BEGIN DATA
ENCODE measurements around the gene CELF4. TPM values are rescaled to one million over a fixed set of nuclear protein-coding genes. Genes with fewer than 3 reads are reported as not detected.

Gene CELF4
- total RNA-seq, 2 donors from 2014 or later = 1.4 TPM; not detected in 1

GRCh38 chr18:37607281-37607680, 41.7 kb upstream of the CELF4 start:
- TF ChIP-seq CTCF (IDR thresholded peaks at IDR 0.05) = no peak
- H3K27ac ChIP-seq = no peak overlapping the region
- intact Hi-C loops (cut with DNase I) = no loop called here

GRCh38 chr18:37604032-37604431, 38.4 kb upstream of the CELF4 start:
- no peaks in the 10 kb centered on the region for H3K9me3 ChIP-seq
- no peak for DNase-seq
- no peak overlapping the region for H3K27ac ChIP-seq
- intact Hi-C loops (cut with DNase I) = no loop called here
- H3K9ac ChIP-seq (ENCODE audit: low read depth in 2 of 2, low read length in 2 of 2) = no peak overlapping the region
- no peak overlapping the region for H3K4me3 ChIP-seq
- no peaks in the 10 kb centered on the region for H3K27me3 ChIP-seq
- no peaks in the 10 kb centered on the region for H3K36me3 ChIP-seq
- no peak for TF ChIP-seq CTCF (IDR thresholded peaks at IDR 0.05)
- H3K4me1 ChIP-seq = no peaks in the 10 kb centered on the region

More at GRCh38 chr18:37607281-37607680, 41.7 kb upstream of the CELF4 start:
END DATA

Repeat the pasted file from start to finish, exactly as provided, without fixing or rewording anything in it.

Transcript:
ENCODE measurements around the gene CELF4. TPM values are rescaled to one million over a fixed set of nuclear protein-coding genes. Genes with fewer than 3 reads are reported as not detected.

Gene CELF4
- total RNA-seq, 2 donors from 2014 or later = 1.4 TPM; not detected in 1

GRCh38 chr18:37607281-37607680, 41.7 kb upstream of the CELF4 start:
- TF ChIP-seq CTCF (IDR thresholded peaks at IDR 0.05) = no peak
- H3K27ac ChIP-seq = no peak overlapping the region
- intact Hi-C loops (cut with DNase I) = no loop called here

GRCh38 chr18:37604032-37604431, 38.4 kb upstream of the CELF4 start:
- no peaks in the 10 kb centered on the region for H3K9me3 ChIP-seq
- no peak for DNase-seq
- no peak overlapping the region for H3K27ac ChIP-seq
- intact Hi-C loops (cut with DNase I) = no loop called here
- H3K9ac ChIP-seq (ENCODE audit: low read depth in 2 of 2, low read length in 2 of 2) = no peak overlapping the region
- no peak overlapping the region for H3K4me3 ChIP-seq
- no peaks in the 10 kb centered on the region for H3K27me3 ChIP-seq
- no peaks in the 10 kb centered on the region for H3K36me3 ChIP-seq
- no peak for TF ChIP-seq CTCF (IDR thresholded peaks at IDR 0.05)
- H3K4me1 ChIP-seq = no peaks in the 10 kb centered on the region

More at GRCh38 chr18:37607281-37607680, 41.7 kb upstream of the CELF4 start: